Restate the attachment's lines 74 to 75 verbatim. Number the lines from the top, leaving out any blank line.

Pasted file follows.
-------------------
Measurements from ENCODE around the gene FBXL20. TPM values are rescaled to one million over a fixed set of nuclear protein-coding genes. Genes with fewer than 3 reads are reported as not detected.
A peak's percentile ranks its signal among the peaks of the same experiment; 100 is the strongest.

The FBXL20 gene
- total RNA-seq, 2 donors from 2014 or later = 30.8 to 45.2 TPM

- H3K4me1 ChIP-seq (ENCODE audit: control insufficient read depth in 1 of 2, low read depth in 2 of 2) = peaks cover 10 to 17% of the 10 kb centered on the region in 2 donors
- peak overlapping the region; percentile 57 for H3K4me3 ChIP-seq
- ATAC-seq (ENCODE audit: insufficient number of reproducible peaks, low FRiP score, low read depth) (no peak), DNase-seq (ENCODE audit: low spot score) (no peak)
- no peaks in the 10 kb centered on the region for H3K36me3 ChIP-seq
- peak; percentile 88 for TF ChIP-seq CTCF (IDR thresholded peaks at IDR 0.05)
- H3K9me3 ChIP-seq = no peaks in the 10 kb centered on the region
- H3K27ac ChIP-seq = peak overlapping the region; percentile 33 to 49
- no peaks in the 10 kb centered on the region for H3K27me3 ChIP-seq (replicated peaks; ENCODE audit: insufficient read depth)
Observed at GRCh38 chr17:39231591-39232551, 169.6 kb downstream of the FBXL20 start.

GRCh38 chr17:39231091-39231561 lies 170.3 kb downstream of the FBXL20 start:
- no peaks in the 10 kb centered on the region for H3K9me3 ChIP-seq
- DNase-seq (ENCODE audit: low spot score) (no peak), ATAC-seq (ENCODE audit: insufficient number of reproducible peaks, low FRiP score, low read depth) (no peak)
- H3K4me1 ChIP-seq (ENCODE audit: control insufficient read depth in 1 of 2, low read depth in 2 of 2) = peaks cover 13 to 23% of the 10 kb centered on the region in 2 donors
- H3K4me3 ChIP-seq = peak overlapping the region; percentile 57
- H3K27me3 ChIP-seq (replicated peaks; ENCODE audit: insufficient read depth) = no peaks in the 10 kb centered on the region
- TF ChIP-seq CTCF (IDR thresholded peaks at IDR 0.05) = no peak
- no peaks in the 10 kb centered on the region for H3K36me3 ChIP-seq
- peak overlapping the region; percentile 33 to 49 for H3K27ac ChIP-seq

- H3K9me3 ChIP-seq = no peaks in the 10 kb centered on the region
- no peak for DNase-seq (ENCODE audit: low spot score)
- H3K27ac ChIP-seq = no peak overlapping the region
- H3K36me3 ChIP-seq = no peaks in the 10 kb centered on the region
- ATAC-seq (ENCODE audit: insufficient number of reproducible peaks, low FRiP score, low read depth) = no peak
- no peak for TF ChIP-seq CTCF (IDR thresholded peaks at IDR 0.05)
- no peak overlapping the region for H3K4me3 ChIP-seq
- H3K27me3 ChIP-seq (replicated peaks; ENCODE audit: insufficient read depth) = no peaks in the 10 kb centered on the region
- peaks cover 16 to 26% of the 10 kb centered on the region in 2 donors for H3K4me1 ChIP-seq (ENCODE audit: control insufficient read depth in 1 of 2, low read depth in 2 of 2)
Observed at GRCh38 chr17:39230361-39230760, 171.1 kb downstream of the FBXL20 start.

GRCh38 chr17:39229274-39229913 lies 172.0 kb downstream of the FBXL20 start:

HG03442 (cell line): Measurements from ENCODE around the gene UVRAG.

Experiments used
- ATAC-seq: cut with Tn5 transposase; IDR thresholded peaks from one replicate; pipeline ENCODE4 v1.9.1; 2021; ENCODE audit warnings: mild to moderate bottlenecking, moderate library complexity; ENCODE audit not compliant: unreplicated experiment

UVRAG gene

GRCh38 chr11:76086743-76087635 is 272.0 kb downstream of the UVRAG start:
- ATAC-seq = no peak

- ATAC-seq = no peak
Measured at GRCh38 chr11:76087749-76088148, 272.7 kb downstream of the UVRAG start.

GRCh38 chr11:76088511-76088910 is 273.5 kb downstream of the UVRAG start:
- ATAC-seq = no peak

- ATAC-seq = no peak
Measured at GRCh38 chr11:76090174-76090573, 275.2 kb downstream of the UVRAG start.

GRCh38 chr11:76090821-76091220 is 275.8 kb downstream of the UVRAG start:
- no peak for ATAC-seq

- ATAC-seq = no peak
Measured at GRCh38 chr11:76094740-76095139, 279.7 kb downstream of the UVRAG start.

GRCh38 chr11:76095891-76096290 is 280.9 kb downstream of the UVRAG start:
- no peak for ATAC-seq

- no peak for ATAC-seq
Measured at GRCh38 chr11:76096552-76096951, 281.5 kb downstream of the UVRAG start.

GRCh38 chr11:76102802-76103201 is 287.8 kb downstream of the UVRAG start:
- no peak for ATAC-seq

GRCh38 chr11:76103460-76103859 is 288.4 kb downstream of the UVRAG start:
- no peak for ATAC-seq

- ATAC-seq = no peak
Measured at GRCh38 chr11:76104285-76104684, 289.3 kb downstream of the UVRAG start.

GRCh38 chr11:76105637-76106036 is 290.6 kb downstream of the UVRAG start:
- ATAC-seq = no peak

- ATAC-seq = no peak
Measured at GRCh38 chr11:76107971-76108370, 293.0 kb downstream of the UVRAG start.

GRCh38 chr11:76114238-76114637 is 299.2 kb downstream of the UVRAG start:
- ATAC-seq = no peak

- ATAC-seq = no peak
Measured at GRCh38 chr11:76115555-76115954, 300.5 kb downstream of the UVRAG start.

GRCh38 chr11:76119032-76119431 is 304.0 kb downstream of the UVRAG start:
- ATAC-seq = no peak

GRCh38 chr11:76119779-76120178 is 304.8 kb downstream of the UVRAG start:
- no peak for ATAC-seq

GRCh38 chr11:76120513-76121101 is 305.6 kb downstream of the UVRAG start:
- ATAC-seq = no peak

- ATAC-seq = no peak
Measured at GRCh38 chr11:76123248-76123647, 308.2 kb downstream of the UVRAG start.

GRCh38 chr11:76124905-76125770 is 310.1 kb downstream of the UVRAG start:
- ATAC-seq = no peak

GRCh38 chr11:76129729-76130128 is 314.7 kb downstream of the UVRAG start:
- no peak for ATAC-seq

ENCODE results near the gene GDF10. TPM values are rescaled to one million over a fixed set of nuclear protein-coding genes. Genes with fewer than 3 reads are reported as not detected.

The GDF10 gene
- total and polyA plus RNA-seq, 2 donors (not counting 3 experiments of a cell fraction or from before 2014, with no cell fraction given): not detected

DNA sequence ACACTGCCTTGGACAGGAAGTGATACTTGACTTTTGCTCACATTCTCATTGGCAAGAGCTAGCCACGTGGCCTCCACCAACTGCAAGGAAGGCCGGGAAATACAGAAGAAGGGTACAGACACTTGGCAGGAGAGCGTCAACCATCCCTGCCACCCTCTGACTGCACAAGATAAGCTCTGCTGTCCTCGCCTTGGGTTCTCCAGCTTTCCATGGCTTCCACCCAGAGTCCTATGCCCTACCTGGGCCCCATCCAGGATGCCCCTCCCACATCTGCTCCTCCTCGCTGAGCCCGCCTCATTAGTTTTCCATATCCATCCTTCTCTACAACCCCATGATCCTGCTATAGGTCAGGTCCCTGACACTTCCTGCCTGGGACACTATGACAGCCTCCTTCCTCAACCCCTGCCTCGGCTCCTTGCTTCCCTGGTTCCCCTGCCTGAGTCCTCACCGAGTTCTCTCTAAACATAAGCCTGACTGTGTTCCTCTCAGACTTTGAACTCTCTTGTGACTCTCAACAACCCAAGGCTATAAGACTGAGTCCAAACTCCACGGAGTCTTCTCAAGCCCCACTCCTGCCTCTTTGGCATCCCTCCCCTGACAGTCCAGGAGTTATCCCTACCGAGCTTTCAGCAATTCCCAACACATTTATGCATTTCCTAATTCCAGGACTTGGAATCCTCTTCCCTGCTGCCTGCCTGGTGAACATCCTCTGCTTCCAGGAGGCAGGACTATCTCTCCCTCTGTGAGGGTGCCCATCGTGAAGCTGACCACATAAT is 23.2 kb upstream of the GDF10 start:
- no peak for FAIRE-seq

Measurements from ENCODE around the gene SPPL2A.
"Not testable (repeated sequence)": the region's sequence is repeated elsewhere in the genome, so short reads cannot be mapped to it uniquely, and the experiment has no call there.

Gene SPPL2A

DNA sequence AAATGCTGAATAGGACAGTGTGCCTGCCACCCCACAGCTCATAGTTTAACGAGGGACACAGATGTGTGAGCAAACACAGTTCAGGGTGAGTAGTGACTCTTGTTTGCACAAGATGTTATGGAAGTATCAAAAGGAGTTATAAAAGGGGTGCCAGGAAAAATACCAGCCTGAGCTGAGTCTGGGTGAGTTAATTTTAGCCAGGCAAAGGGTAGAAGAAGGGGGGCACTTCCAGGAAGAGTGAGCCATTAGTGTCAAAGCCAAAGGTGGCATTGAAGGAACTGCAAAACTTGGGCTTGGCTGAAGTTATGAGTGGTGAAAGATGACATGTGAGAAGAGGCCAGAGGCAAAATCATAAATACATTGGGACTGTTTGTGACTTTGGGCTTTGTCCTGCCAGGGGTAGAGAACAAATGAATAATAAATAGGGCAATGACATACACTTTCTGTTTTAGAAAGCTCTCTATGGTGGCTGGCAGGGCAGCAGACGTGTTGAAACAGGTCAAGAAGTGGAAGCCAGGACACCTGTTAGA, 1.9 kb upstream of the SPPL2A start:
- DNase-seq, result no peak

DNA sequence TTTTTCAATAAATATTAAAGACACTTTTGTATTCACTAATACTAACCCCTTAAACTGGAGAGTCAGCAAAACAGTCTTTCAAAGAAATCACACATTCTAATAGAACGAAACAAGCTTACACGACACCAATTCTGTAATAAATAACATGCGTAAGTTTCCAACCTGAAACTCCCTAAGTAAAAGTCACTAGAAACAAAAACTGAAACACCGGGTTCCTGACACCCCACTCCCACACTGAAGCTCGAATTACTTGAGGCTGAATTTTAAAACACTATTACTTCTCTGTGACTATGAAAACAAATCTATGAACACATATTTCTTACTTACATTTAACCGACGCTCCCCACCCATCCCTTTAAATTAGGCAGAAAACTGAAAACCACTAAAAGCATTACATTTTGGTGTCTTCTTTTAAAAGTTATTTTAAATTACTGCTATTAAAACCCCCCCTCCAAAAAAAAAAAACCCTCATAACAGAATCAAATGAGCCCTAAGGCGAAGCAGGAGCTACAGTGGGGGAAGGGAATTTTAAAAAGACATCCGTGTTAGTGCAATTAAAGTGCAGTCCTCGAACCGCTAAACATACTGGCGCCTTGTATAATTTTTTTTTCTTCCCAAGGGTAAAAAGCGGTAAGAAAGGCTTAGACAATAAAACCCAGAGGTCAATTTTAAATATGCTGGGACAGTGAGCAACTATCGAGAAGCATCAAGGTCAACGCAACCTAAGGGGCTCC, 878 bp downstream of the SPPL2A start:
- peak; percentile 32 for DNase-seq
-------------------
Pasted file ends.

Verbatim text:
- ATAC-seq = no peak
Measured at GRCh38 chr11:76123248-76123647, 308.2 kb downstream of the UVRAG start.